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Importance of community participation in online learning and the link to advanced learning analytics

20 October, 2021


At OES we specialise in providing online program management and tailored education solutions, such as learning analytics, to improve experiences and outcomes for students. For over a decade, we have partnered with universities to solve their online, on-campus and blended learning challenges. We utilise leading-edge technologies to improve student performance, progression, and retention. One such technology is Yellowdig; a student engagement platform. It is implemented as an alternative to traditional discussion boards and the user-experience is similar to Facebook. Yellowdig allows instructors to create vibrant learning communities that are more interactive, engaging, and satisfying than traditional discussion boards.

This case study documents the relationship between Yellowdig participation and student outcomes. Student pass rates and retention per study area will be explored for three teaching periods in 2020, for one of our university partners.

Our university partner has delivered online learning for thousands of students, most of whom are mature age and studying part-time. Students at this partner institution use Yellowdig Engage as a safe place to talk about undertaking an online degree, often for the first time. They find support from the other students in the Community who are in similar life stages like being a parent or returning to study after an extended period.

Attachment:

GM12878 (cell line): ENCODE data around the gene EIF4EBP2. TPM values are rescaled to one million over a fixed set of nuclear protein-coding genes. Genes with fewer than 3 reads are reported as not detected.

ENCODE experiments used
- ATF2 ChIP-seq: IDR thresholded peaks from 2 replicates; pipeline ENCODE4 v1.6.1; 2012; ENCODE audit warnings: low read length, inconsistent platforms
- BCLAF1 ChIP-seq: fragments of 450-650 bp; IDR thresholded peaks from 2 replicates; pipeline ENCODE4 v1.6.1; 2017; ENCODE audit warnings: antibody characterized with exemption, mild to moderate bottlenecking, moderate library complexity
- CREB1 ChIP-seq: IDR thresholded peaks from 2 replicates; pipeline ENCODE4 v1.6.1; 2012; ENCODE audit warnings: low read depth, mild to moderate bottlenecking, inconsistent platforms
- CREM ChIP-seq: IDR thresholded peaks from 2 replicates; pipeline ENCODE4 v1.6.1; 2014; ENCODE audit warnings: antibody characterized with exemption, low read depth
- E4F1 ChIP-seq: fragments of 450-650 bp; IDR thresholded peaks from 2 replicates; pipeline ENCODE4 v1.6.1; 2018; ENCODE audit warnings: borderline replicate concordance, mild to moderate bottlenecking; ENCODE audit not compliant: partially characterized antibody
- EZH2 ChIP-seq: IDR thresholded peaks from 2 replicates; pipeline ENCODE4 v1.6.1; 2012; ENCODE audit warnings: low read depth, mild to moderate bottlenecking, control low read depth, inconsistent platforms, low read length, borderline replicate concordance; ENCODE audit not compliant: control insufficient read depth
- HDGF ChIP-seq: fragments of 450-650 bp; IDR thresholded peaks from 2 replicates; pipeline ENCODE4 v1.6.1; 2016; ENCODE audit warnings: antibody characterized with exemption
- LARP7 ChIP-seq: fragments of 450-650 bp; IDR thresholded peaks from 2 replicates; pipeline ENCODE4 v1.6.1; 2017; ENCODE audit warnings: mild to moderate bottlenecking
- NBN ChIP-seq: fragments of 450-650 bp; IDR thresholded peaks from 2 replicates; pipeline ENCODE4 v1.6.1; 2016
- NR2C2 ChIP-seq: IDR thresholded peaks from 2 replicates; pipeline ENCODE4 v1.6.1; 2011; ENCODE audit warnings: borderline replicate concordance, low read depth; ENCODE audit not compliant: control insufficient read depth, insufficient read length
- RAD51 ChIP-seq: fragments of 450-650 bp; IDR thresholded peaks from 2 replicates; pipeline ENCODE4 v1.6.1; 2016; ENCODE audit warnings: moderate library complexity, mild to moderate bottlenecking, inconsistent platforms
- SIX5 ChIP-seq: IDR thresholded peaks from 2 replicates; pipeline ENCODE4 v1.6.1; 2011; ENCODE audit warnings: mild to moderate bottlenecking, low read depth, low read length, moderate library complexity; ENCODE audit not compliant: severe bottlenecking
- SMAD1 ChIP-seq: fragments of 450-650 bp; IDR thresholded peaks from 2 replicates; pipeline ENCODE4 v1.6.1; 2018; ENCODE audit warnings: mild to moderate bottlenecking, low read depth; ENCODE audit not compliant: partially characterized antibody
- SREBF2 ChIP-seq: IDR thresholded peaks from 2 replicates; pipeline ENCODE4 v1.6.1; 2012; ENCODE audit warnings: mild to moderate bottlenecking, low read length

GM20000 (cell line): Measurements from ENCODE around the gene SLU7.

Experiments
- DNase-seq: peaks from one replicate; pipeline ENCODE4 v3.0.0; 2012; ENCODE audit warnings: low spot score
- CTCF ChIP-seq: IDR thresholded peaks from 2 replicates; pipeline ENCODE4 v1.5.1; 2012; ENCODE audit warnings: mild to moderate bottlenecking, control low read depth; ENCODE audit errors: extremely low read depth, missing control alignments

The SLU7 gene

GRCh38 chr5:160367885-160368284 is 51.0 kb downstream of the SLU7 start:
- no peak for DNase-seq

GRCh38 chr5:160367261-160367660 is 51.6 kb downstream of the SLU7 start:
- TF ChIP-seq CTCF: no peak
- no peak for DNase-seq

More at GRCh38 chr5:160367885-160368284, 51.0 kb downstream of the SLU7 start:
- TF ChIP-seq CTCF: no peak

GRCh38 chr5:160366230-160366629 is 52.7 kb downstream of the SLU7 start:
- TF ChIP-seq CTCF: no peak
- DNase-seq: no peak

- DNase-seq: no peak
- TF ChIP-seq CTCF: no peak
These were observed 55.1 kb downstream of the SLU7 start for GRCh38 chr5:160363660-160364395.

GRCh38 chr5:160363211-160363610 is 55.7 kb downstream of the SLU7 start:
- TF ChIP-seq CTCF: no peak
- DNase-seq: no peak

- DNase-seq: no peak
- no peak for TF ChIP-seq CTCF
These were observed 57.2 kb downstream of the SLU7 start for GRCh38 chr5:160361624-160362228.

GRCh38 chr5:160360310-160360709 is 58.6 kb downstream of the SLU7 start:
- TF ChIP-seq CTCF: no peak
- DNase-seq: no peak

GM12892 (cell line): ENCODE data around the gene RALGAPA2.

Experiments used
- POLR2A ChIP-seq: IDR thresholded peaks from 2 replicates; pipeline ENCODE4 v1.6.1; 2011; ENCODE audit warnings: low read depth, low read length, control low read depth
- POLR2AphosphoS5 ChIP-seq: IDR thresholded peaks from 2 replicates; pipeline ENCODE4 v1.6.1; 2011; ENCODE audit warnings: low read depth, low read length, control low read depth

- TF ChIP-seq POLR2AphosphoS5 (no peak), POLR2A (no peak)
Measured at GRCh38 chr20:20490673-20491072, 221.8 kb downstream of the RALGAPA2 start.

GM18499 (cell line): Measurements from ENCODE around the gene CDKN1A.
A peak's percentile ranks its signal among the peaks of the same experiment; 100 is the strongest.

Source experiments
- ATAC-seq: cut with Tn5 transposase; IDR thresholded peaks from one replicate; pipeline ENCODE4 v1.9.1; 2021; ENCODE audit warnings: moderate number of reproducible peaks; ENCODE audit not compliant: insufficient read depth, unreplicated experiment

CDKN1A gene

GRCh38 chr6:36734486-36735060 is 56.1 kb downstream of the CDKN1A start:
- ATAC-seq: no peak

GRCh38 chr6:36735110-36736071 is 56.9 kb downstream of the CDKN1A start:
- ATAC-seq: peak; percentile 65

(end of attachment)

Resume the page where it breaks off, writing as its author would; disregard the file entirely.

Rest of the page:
The case study concludes by discussing one of OES’s advanced analytics solutions to improve student performance and retention. We showcase a machine learning propensity model that identifies students at risk of withdrawing, using critical engagement metrics and behavioural indicators, including Yellowdig community participation. We also share the efficacy data of a tool that has been deployed in the Learning Management System (for academic use) and surfaced as a standalone web application (for central student support).

Why do we promote informal online learning communities to our students?

Student-to-student informal learning spaces are used to provide an engaging platform for discussions between students from any course or discipline, creating a sense of belonging to the learning community. It is also used to promote initiatives and provide information to support students outside of the virtual classroom environment.